A study by the National Association for the Care and Resettlement of Offenders said the Home Office’s own research had cast doubt on CCTV’s ability to deter offenders. The number of crime prevention cameras in England and Wales will have soared from 100 in 1990 to an estimated 40,000 cameras by the end of this year, it said. Vast sums are being spent on CCTV projects even though there was very little scientific evidence to prove their merit, it said. The charity warned against over-investing in the cameras at the expense of "more effective measures" such as street lights, which might be up to four times as good as cameras at fighting crime.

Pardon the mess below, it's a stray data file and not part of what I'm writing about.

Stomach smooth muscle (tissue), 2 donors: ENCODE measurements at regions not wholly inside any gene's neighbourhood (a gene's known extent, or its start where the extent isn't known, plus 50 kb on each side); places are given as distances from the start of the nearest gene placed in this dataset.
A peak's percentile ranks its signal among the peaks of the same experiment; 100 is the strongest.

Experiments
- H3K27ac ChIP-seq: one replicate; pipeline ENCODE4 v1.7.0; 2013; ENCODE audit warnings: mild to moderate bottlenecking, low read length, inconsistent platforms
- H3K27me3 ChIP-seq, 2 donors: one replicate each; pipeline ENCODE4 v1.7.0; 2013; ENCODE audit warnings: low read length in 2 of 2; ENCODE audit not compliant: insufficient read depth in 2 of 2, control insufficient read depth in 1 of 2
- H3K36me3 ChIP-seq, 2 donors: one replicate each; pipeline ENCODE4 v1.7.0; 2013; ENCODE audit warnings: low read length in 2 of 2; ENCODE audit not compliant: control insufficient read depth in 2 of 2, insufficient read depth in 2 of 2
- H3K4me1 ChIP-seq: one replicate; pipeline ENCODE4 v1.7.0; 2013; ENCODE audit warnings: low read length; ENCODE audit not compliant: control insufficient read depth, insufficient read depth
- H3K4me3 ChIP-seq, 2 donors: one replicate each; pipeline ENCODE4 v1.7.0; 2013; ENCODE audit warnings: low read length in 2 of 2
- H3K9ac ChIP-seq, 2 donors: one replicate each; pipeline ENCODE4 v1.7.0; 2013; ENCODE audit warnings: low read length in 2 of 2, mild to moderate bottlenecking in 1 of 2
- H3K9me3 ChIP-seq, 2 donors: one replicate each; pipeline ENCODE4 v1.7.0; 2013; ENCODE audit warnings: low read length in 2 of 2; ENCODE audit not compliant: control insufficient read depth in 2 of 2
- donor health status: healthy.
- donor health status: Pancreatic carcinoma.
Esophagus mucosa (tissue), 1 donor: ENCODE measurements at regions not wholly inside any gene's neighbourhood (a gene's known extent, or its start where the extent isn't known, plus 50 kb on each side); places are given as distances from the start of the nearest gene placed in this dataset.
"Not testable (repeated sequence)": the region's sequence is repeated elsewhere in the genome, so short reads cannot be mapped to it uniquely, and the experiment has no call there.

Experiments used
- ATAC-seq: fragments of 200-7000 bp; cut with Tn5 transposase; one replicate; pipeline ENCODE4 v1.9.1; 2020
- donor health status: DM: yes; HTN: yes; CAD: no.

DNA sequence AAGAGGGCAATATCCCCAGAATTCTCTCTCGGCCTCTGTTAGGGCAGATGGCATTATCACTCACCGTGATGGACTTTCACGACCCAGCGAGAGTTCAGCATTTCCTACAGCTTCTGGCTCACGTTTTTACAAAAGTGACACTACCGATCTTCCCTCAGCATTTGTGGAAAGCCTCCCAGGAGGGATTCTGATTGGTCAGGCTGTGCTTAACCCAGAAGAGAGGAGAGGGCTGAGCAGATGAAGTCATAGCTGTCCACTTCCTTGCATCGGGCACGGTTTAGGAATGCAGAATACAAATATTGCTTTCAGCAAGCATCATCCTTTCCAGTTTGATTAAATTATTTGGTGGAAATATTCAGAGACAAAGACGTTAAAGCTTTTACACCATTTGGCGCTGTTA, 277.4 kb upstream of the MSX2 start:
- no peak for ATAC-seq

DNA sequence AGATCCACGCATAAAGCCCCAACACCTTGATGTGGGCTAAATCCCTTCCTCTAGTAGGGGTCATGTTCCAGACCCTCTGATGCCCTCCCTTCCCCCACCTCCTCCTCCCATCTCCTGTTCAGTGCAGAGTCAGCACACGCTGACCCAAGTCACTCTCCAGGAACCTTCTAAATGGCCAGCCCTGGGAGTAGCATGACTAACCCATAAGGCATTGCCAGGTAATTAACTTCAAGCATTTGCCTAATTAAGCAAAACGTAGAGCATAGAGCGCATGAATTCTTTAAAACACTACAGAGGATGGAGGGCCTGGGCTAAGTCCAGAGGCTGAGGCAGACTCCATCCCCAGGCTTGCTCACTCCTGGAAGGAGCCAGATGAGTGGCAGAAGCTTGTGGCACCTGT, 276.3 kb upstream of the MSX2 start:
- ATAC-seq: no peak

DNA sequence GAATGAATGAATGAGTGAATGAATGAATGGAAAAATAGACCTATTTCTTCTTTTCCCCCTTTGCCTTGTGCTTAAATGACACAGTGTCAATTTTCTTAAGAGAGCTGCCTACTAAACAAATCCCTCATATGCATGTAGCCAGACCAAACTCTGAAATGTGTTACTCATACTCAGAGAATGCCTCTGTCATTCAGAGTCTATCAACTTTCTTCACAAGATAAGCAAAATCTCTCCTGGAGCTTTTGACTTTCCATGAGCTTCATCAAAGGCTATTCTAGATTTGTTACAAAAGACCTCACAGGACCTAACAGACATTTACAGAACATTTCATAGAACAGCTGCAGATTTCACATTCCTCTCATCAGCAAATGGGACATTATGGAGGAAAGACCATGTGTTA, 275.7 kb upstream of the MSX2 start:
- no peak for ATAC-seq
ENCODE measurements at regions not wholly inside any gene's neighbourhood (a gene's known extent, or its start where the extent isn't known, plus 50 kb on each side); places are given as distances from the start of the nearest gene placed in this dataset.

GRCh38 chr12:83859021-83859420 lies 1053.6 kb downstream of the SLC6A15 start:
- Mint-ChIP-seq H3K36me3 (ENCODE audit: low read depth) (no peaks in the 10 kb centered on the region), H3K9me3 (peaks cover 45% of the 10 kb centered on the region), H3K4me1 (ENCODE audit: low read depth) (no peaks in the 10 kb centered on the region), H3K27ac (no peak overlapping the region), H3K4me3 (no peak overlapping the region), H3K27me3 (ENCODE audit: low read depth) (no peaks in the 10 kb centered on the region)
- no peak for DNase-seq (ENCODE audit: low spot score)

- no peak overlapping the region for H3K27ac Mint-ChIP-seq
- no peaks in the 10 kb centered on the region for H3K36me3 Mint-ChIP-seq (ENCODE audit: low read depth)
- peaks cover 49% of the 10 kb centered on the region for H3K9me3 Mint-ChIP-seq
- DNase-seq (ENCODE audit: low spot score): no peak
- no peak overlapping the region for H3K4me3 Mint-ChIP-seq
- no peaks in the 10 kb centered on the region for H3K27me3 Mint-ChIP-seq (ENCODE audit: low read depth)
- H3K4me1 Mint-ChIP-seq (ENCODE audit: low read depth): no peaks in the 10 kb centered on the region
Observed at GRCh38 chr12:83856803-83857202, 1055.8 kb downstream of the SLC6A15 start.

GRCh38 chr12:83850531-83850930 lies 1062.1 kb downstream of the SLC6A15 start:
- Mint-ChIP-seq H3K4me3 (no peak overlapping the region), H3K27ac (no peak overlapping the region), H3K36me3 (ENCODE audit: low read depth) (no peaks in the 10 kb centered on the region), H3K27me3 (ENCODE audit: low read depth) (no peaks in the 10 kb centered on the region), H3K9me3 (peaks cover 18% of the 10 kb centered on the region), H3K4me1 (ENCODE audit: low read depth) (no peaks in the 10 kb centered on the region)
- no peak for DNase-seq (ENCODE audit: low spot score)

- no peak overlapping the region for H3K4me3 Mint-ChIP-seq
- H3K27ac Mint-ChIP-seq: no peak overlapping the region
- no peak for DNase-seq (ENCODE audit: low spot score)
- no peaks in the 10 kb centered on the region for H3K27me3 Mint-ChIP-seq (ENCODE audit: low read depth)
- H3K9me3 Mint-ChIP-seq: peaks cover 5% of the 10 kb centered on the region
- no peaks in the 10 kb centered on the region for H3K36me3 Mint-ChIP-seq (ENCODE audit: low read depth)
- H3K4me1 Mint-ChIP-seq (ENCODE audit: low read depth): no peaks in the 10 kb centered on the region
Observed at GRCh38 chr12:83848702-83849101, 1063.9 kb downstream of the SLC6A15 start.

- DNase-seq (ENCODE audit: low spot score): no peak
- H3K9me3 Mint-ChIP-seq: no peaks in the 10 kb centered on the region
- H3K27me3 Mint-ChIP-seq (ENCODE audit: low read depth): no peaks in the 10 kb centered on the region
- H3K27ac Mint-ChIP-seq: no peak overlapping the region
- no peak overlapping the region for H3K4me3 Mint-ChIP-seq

Rachel Armitage, of NACRO’s crime and social policy unit, said: "It would be foolish to claim that well-planned CCTV can never have an impact, but the effectiveness of CCTV is often overstated. "This places a big responsibility on councils and others to think through the implementation of CCTV and ensure it is not favoured over cheaper and more effective measures such as adequate street lighting."